I have come across the following deceptively simple expression:

$$ H_n^s=\sum_{j=1}^n(-1)^{j-1}\left(\begin{array}{c}n\\j\end{array}\right)j^{-s} $$

We have (using eg mathematica, though probably not difficult to prove): $H_n^0=1$, $H_n^1=H_n$ (the harmonic numbers), expressions involving hypergeometric series with unit argument for integer $s<0$ and involving polygamma functions for integer $s>1$. For fixed $n$ the sum is of course finite. My (closely related) questions are:

Does this reduce to values of a known special function for arbitrary real (or complex) $s$?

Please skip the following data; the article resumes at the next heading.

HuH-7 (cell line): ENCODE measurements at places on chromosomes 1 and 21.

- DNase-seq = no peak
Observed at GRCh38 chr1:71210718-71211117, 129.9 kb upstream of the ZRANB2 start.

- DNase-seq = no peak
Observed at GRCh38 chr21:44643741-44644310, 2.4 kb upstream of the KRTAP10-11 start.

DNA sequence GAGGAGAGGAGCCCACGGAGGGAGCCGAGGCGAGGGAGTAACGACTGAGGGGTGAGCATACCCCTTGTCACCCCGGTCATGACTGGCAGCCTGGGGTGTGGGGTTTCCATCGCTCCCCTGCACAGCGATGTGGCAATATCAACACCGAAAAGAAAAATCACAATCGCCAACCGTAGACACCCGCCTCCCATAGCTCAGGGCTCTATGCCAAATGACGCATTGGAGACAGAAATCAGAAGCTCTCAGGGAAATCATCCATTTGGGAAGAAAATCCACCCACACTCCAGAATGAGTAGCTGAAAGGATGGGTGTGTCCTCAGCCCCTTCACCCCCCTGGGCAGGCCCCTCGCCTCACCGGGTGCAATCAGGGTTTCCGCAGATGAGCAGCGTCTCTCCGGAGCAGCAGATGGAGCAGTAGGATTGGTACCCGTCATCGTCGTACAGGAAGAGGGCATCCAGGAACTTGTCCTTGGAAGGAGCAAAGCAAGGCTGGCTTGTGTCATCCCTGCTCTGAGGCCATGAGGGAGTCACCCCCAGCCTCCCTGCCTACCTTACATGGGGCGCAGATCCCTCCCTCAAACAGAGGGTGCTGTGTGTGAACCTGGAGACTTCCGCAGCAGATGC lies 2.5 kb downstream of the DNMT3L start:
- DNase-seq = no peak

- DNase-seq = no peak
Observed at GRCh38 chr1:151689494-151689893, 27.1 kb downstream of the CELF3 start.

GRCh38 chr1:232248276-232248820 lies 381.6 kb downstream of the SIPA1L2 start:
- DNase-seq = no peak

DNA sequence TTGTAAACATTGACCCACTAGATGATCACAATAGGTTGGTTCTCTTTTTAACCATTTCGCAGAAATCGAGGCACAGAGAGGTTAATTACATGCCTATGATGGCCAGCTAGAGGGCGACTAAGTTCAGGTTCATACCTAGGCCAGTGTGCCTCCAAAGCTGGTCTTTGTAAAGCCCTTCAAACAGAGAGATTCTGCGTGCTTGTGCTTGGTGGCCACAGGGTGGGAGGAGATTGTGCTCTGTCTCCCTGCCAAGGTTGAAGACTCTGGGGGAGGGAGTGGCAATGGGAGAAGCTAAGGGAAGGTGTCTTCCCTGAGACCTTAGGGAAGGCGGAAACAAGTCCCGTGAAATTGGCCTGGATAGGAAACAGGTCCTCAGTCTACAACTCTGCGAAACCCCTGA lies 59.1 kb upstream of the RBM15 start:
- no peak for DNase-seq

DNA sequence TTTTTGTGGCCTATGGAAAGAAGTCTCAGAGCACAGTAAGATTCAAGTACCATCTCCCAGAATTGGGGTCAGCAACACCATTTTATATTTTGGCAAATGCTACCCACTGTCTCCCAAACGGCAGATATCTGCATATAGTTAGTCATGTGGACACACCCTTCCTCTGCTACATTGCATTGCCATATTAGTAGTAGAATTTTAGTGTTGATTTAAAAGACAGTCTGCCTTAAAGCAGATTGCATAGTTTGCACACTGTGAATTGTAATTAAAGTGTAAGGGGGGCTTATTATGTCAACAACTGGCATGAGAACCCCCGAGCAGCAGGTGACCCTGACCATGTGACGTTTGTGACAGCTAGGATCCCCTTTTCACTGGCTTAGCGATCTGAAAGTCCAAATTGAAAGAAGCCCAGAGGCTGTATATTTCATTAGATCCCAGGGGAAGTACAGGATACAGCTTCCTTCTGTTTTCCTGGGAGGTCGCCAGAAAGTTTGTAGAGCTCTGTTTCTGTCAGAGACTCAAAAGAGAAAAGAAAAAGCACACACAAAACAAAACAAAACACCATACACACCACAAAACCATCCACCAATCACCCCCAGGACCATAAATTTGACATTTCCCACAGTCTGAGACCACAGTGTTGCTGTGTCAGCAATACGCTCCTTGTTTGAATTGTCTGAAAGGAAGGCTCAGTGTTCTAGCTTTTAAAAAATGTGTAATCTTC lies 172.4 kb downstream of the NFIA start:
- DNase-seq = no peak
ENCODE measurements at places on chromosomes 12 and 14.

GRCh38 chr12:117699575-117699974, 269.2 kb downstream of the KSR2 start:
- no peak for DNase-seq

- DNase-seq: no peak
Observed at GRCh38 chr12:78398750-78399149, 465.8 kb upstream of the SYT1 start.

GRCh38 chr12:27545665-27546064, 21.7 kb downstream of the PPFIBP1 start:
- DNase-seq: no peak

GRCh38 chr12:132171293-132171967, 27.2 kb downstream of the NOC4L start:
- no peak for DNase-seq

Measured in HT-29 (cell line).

What is its asymptotic expansion for large $n$?

Is there an efficient numerical method (avoiding cancellations) of evaluating it for large $n$?

**Edit:** Using Noam's approach I found two more terms that check numerically:

$$ H_n^s=\frac{(\ln n)^s}{\Gamma(s+1)}+\frac{\gamma(\ln n)^{s-1}}{\Gamma(s)}+\frac{6\gamma^2+\pi^2}{12\Gamma(s-1)}(\ln n)^{s-2}+\ldots $$

where $\gamma=0.577\ldots$ is the Euler constant. Further asymptotics very welcome.